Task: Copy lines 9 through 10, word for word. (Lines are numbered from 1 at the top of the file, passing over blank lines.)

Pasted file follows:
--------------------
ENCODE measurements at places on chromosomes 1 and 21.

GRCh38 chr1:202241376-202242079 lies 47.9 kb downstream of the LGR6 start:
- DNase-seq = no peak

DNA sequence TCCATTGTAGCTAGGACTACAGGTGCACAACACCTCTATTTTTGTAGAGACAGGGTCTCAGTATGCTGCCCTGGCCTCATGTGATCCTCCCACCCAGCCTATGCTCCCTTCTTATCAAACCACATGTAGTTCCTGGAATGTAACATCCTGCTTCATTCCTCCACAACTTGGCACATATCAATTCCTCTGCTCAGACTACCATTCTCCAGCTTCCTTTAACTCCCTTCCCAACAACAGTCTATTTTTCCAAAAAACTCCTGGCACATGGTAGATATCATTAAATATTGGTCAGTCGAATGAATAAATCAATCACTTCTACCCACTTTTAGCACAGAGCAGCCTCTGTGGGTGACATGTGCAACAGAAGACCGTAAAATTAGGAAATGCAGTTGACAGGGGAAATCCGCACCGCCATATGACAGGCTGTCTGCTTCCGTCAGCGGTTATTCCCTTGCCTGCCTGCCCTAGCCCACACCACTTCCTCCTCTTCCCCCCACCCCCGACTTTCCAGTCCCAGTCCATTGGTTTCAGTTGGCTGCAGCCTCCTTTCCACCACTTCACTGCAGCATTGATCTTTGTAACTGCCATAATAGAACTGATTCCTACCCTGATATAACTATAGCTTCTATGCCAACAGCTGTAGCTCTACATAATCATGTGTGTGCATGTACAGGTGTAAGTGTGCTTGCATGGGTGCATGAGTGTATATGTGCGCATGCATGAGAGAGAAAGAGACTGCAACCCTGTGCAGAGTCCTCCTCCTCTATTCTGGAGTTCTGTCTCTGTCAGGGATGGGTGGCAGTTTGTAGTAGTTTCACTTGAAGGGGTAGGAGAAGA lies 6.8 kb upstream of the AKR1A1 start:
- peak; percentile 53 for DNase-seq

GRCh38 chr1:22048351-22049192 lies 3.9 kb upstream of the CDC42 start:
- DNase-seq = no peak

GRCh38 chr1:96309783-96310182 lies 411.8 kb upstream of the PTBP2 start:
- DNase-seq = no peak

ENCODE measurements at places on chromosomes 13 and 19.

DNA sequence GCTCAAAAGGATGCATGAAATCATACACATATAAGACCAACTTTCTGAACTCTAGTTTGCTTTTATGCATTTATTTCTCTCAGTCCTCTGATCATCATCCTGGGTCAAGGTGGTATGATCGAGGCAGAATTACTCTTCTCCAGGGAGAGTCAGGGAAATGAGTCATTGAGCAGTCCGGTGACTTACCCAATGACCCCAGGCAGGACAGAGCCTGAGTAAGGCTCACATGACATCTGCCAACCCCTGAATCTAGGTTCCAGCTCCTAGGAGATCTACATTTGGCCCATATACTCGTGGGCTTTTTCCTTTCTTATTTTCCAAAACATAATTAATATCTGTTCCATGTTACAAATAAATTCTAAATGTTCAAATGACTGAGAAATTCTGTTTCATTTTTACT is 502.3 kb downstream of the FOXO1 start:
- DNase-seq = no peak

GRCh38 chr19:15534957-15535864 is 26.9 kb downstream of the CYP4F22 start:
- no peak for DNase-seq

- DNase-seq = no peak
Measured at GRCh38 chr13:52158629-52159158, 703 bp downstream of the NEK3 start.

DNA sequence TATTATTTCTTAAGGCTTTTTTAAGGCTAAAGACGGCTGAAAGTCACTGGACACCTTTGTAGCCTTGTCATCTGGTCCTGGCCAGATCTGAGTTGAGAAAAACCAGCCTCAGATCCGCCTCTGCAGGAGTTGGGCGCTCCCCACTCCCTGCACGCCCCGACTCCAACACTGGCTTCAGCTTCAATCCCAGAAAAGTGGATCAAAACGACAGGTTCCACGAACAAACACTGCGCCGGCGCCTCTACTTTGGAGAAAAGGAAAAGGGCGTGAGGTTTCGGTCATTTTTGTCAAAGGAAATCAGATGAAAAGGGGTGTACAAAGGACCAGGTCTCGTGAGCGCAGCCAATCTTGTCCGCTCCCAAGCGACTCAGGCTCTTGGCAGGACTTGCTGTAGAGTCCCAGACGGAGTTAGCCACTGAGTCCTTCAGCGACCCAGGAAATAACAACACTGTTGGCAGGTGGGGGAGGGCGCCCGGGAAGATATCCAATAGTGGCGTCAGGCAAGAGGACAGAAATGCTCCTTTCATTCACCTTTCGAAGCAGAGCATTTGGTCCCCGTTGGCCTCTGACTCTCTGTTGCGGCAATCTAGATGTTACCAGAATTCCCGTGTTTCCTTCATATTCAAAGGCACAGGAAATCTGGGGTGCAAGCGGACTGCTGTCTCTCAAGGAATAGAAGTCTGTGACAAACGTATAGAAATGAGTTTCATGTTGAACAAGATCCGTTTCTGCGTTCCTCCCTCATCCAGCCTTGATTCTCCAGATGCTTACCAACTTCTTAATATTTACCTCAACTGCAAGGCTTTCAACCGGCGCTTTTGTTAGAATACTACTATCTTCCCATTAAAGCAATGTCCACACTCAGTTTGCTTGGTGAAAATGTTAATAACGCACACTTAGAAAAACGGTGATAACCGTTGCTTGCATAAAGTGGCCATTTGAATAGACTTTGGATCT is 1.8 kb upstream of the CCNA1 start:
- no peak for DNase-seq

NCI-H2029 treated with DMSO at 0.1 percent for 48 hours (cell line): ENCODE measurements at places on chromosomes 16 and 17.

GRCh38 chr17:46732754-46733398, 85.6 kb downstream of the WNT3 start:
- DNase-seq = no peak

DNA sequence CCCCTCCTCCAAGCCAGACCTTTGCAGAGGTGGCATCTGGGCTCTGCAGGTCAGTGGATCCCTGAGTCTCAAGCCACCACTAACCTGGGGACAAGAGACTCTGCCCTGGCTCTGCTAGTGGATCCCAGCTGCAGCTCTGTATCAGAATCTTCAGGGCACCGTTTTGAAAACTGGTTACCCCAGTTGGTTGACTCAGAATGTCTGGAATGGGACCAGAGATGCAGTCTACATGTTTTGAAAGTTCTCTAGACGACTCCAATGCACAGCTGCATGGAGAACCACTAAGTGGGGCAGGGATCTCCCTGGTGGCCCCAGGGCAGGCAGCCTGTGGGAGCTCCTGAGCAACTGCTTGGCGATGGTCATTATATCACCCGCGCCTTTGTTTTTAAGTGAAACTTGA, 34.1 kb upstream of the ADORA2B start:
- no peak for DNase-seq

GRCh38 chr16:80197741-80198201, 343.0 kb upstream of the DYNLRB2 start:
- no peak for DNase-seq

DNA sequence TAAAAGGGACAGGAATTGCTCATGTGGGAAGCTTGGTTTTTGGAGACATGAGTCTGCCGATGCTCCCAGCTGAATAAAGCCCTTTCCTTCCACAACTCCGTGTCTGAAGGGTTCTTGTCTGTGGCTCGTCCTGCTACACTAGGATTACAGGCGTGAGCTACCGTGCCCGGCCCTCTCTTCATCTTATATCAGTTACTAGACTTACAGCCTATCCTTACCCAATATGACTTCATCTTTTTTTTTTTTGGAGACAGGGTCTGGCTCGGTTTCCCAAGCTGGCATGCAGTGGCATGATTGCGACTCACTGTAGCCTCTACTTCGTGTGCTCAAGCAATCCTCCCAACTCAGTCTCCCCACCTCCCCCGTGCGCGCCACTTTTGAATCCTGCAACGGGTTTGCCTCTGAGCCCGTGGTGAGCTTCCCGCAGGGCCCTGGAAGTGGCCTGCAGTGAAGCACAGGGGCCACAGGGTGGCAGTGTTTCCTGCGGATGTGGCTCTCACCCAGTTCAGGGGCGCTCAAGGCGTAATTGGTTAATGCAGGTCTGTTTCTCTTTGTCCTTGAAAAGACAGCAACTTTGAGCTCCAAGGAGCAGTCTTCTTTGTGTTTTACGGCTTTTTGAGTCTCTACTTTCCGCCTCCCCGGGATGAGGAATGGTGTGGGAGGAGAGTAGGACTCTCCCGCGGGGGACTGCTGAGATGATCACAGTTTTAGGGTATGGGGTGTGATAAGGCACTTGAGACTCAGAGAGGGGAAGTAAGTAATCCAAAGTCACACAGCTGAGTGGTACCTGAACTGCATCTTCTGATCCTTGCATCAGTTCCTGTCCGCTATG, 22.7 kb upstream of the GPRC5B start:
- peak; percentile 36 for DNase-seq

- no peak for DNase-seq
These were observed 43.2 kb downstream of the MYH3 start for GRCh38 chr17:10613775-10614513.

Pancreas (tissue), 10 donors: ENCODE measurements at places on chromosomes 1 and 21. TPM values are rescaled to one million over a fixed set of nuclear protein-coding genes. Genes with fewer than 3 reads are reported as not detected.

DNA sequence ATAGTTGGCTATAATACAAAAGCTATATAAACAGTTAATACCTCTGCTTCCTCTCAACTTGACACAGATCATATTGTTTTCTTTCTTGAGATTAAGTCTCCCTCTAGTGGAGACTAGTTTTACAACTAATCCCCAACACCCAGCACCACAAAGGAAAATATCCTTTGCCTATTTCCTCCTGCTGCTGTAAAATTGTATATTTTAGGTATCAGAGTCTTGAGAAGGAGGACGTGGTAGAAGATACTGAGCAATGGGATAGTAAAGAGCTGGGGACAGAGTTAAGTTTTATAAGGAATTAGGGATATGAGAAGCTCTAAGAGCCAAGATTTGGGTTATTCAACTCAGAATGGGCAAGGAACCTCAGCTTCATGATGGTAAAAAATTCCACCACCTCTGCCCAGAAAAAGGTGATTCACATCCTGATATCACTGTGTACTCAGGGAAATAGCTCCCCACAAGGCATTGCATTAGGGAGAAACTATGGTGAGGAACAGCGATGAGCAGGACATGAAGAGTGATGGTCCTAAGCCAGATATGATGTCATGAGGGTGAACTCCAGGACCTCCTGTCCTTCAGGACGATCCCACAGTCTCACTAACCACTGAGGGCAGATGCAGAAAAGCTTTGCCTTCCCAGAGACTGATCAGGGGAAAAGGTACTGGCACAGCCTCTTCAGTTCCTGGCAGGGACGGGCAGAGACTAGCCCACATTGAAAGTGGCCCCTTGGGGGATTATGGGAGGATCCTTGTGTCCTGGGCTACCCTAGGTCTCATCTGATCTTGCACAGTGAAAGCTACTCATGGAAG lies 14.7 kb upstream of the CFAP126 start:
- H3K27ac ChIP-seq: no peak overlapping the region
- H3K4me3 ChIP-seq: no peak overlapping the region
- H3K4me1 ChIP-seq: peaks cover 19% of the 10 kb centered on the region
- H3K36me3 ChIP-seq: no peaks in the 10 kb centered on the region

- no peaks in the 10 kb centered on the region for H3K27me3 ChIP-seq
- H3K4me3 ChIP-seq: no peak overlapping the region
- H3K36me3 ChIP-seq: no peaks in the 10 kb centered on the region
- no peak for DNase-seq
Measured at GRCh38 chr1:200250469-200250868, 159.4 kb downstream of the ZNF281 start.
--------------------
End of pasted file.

- DNase-seq = no peak

ENCODE measurements at places on chromosomes 13 and 19.